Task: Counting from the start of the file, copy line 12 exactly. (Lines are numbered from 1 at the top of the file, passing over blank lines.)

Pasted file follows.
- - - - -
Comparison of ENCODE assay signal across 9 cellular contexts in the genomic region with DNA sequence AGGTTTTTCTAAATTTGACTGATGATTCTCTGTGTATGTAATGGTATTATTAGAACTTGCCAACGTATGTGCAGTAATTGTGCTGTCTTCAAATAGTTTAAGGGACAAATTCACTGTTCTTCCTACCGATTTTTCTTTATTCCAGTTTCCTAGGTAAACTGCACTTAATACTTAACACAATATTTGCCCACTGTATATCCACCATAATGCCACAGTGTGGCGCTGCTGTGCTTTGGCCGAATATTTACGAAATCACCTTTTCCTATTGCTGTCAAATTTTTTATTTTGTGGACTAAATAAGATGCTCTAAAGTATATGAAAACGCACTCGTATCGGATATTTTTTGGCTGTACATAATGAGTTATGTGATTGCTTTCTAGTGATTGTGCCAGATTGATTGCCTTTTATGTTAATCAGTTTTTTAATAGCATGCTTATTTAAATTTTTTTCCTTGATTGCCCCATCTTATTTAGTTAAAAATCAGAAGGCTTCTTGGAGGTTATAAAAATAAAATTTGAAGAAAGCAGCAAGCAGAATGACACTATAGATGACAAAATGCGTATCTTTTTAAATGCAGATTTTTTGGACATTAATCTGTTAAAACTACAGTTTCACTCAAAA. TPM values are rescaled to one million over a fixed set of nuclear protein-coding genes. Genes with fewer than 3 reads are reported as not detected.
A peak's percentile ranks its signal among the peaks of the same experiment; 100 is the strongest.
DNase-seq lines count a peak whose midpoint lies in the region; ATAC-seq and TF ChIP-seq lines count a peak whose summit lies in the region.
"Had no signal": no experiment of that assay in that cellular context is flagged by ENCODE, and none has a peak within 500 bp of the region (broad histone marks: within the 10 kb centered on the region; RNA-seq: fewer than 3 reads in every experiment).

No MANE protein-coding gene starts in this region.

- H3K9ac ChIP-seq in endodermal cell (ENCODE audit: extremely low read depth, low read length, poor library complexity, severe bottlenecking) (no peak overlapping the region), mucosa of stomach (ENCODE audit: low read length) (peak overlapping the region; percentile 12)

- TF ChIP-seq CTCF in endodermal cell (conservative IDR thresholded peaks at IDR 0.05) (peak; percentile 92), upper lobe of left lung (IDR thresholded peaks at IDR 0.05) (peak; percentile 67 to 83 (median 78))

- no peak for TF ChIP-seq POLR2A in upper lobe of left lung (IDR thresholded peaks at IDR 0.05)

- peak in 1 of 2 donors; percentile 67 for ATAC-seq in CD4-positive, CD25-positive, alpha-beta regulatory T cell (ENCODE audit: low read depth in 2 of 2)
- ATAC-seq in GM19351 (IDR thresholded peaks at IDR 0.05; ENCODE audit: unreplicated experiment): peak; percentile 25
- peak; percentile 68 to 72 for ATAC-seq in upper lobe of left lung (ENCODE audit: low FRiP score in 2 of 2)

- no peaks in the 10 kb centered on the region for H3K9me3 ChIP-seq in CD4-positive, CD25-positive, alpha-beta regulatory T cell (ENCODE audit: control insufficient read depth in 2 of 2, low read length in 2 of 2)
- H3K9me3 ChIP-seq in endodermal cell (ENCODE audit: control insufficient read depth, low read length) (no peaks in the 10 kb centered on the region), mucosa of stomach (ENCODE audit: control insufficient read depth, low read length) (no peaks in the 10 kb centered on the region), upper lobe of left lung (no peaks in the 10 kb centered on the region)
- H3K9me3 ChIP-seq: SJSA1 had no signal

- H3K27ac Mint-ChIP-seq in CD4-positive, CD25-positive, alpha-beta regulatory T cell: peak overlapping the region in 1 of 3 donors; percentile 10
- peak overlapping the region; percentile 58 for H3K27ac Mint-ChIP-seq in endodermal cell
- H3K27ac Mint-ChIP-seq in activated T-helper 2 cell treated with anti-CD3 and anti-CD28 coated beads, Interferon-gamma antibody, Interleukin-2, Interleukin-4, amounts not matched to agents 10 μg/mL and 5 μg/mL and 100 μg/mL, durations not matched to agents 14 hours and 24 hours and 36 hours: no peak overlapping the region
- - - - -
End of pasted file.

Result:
- no peaks in the 10 kb centered on the region for H3K9me3 ChIP-seq in CD4-positive, CD25-positive, alpha-beta regulatory T cell (ENCODE audit: control insufficient read depth in 2 of 2, low read length in 2 of 2)